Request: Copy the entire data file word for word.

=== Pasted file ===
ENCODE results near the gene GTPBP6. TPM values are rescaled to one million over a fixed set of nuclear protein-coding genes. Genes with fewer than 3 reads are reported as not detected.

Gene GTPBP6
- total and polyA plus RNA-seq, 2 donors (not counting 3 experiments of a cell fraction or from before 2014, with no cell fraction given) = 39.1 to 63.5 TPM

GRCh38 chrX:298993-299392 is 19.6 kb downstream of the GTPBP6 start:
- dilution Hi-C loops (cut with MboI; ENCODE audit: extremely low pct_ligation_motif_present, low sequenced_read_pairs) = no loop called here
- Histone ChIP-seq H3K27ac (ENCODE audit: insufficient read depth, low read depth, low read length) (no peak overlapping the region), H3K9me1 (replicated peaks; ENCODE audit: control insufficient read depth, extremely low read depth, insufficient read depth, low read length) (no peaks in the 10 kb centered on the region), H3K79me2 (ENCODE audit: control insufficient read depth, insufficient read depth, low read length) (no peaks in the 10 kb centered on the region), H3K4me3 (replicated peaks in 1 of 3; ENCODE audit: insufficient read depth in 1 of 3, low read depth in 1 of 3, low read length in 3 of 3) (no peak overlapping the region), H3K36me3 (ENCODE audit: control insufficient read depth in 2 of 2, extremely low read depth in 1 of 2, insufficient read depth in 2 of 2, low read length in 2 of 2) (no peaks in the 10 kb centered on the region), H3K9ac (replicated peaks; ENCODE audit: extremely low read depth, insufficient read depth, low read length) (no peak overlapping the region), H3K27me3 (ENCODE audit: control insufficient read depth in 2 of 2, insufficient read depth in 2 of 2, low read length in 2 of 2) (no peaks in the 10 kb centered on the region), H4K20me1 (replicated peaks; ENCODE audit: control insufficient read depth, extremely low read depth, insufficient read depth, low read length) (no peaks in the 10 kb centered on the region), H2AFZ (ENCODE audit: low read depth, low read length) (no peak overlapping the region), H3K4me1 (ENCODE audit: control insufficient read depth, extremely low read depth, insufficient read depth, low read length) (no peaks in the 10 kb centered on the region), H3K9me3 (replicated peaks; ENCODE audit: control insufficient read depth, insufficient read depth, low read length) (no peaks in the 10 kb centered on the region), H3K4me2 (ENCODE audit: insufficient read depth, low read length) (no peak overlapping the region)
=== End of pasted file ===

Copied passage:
ENCODE results near the gene GTPBP6. TPM values are rescaled to one million over a fixed set of nuclear protein-coding genes. Genes with fewer than 3 reads are reported as not detected.

Gene GTPBP6
- total and polyA plus RNA-seq, 2 donors (not counting 3 experiments of a cell fraction or from before 2014, with no cell fraction given) = 39.1 to 63.5 TPM

GRCh38 chrX:298993-299392 is 19.6 kb downstream of the GTPBP6 start:
- dilution Hi-C loops (cut with MboI; ENCODE audit: extremely low pct_ligation_motif_present, low sequenced_read_pairs) = no loop called here
- Histone ChIP-seq H3K27ac (ENCODE audit: insufficient read depth, low read depth, low read length) (no peak overlapping the region), H3K9me1 (replicated peaks; ENCODE audit: control insufficient read depth, extremely low read depth, insufficient read depth, low read length) (no peaks in the 10 kb centered on the region), H3K79me2 (ENCODE audit: control insufficient read depth, insufficient read depth, low read length) (no peaks in the 10 kb centered on the region), H3K4me3 (replicated peaks in 1 of 3; ENCODE audit: insufficient read depth in 1 of 3, low read depth in 1 of 3, low read length in 3 of 3) (no peak overlapping the region), H3K36me3 (ENCODE audit: control insufficient read depth in 2 of 2, extremely low read depth in 1 of 2, insufficient read depth in 2 of 2, low read length in 2 of 2) (no peaks in the 10 kb centered on the region), H3K9ac (replicated peaks; ENCODE audit: extremely low read depth, insufficient read depth, low read length) (no peak overlapping the region), H3K27me3 (ENCODE audit: control insufficient read depth in 2 of 2, insufficient read depth in 2 of 2, low read length in 2 of 2) (no peaks in the 10 kb centered on the region), H4K20me1 (replicated peaks; ENCODE audit: control insufficient read depth, extremely low read depth, insufficient read depth, low read length) (no peaks in the 10 kb centered on the region), H2AFZ (ENCODE audit: low read depth, low read length) (no peak overlapping the region), H3K4me1 (ENCODE audit: control insufficient read depth, extremely low read depth, insufficient read depth, low read length) (no peaks in the 10 kb centered on the region), H3K9me3 (replicated peaks; ENCODE audit: control insufficient read depth, insufficient read depth, low read length) (no peaks in the 10 kb centered on the region), H3K4me2 (ENCODE audit: insufficient read depth, low read length) (no peak overlapping the region)